Wednesday, 28 October 2015

Ten lessons from Terry Gilliam

Back in December 2011, in Filmmaker magazine, published the following gentle wisdom about filmmaking by Terry Gilliam, member of Monty Python's Flying Circus, and the legendary writer/director of Life of Brian, Brazil, The Fisher King, Twelve Monkeys, and Fear and Loathing in Las Vegas.

This list is a mixture of answers to interview questions, and comments made during a lecture.

1. Growing up is for losers.
As a child, I always drew funny creatures, funny characters. But I think the trick is not to grow up, not to learn to be an adult. And if you can maintain the kind of imagination you all had when you were babies, you would all be wonderful filmmakers. But the world tries to make you grow up, to stop imagining, stop fantasizing, stop playing in your mind. And I’ve worked hard to not let the world educate me. 

2. Film school is for fools.
Live and learn how to make films. I didn’t go to film school. I just watched movies in the cinemas. And probably my greater education was actually making films, so that’s all I would ever say: watch movies, get a camera, make a movie. And if you do it enough times, eventually you start learning how films are made. 

3. Auteurism is out. Fil-teurism is in.
Being an auteur is what we all dreamed of being, as far [back] as the films of the late ‘50s and ‘60s, when the idea of the auteur filmmaker arrived on the planet. And people kept using that term, and they do with my movies because I suppose they are very individual and they give me all the credit, so they say I’m an auteur. And I say no, the reality is I’m a ‘fil-teur.’ I know what I’m trying to make but I have a lot of people who are around me who are my friends and don’t take orders and don’t listen to me, but who have individual ideas. And when they come up with a good idea, if it’s one that fits what I’m trying to do, I use it. So the end film is a collaboration of a lot of people, and I’m the filter who decides what goes in and what stays out.

4. Put your ideas in a drawer. Take them out as needed.
I do have a drawer in my desk with all the ideas that I have and that I scribbled out. I put them in there and some day I use them. At the beginning of a new film, I often go in that drawer and look at everything I’ve done and see if there are some ideas that might apply to what I’m doing. But things grow, so I just start with a sketch and then refine it. And you do it with other people’s ideas coming in. That’s the fun part.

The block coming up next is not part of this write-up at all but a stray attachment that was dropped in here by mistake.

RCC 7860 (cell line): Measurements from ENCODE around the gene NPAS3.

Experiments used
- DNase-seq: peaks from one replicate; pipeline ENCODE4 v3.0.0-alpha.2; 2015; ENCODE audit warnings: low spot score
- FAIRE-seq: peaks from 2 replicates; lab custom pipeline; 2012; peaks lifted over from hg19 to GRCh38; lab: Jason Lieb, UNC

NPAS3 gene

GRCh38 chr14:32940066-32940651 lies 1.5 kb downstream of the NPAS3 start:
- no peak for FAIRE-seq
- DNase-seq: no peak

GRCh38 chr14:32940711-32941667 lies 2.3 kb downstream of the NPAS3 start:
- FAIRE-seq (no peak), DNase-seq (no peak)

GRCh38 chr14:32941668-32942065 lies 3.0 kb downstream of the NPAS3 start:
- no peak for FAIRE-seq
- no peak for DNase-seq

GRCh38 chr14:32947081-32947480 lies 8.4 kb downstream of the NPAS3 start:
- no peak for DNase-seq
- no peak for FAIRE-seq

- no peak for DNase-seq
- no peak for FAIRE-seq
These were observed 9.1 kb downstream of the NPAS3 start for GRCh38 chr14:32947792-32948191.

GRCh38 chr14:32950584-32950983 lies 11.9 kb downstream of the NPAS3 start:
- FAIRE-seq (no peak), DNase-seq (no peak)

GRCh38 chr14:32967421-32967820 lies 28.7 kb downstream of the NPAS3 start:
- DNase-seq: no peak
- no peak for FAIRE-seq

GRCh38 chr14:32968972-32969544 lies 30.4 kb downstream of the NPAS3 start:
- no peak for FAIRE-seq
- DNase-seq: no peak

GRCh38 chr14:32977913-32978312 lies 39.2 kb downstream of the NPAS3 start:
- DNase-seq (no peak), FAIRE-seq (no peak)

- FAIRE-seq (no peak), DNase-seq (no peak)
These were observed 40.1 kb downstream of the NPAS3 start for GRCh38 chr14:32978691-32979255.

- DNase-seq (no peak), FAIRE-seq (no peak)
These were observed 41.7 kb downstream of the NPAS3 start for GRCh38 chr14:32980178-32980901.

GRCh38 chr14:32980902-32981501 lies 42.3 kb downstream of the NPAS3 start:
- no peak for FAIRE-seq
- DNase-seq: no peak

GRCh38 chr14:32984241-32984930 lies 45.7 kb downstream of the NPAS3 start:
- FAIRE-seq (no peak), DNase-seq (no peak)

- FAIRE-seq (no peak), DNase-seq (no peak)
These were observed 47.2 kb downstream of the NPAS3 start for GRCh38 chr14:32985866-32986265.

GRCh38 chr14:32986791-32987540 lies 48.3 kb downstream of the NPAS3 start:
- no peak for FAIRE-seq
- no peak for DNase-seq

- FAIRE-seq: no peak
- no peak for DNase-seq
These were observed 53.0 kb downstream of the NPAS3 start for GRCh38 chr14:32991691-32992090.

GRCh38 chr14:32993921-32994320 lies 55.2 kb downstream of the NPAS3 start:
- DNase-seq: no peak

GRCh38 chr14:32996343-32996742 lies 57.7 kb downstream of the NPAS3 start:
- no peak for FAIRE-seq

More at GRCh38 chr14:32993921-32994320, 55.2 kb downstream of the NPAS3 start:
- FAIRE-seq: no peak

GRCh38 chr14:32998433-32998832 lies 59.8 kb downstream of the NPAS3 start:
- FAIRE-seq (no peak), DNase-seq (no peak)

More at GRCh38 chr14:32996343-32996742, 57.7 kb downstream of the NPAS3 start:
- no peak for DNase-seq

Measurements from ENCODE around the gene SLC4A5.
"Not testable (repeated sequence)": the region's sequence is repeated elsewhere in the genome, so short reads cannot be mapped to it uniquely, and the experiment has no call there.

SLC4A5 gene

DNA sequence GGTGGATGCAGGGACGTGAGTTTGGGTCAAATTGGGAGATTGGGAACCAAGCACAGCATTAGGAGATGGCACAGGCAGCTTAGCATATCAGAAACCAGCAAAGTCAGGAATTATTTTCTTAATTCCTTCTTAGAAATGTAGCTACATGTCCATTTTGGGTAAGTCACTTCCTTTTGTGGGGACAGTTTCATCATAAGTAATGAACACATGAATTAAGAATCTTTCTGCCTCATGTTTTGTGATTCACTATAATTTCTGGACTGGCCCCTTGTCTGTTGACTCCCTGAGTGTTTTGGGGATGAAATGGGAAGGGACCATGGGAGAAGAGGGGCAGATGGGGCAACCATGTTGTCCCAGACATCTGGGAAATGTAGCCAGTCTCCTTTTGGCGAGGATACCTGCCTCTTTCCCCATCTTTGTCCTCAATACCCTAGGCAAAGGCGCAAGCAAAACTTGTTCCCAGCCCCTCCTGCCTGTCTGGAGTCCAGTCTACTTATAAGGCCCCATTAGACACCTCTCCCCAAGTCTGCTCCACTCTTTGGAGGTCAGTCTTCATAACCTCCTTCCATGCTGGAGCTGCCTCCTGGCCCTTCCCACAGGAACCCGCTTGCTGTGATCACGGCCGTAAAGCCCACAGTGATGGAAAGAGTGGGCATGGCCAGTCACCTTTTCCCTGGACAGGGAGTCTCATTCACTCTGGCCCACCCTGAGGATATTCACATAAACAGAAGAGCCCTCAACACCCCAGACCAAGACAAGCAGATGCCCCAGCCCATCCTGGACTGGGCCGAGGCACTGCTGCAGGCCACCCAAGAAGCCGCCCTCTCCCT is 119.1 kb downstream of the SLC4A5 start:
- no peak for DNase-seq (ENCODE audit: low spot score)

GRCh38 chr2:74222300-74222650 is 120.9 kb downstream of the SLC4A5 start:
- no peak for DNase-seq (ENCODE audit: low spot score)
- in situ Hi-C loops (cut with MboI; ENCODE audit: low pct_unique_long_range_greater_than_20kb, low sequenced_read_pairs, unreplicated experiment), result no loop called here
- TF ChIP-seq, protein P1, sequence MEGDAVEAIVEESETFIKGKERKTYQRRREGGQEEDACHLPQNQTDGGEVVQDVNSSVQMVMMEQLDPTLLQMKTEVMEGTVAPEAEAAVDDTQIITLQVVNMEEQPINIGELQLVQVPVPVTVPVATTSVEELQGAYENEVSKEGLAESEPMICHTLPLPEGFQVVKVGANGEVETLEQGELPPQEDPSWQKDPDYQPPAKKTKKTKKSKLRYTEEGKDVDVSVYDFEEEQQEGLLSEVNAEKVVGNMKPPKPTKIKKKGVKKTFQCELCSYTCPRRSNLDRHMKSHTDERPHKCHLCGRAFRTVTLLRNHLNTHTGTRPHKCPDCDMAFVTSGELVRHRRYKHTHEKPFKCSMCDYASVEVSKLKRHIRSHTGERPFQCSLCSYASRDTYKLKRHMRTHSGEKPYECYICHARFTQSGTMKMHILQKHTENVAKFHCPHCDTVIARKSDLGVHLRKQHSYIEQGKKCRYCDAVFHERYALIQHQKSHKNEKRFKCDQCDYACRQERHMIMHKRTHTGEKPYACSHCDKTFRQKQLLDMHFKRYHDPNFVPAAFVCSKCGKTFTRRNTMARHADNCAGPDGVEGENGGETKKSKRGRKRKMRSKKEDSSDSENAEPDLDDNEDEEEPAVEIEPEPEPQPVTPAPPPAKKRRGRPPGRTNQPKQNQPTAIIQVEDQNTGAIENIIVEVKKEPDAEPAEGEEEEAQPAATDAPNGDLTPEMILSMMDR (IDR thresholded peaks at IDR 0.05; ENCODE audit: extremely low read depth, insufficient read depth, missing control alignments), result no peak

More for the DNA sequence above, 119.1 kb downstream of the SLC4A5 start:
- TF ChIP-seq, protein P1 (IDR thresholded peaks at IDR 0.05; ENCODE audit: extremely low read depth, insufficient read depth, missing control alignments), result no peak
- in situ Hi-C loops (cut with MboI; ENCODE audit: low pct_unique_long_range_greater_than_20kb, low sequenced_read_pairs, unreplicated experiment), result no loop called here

5. All you’ve really got in life is story.
I think the important thing is stay true to what you believe. I mean it’s much more important to make your mistakes than somebody else’s mistakes. Like too many other filmmakers have compromised because somebody advised them [that] if you change this, the film will be more successful commercially. And then the film isn’t successful commercially, and these people get so depressed and destroyed because they didn’t ever finish making their film the way they intended it. You’ve got to believe in what you’re doing. And you’ve got to be willing to take the consequences of whatever it is. If you succeed, fantastic. If you fail, you might have to get a proper job.

6. Command the audience with your lens.
I keep wanting to see more of the world always. When I’m looking through the camera, when we’re setting up a scene, I don’t feel like I’m in the scene. And the wide angle lens, because we see so much, it seems to wrap around me a little bit. I also like the fact that with long lenses, the director controls the audience much more because you show the audience only exactly what you want. Everything else can be out of focus. And I like it to be a little bit more vague so the audience has to be aware of the environment as well as what I want them to look at. I don’t want to really separate the character from the world that it’s in. So the world is as important, and the rooms and everything, as the character sometimes. 


7. Nothing can defeat a director who is one with his actors.
I think the key is to make sure that the cast, especially if they’re big Hollywood superstars, likes the movie. My first film in Hollywood was The Fischer King, and Robin Williams and Jeff Bridges are playing the two leads. And I knew as long as Robin, Jeff and I were united, there was no way the studio could break it, and the film would go out. Same way with Twelve Monkeys. Brad Pitt, Bruce Willis and I were one. In both instances those films went very smoothly.

8. Surround yourself with improvisers.
I like the actor to surprise me all the time because the problem when you’re making a film, if you’ve written it and you’re directing it, you’ve been with it so long, it becomes a bit rigid. It can become mechanical when you’re shooting because you’re just trying to do exactly what you were thinking about for the last year. And what’s wonderful is when the actors come in and they do something that’s completely surprising, and suddenly every day becomes fresh. And it makes me stay awake. 

9. Directing is not for the faint-of-heart. Or the sane.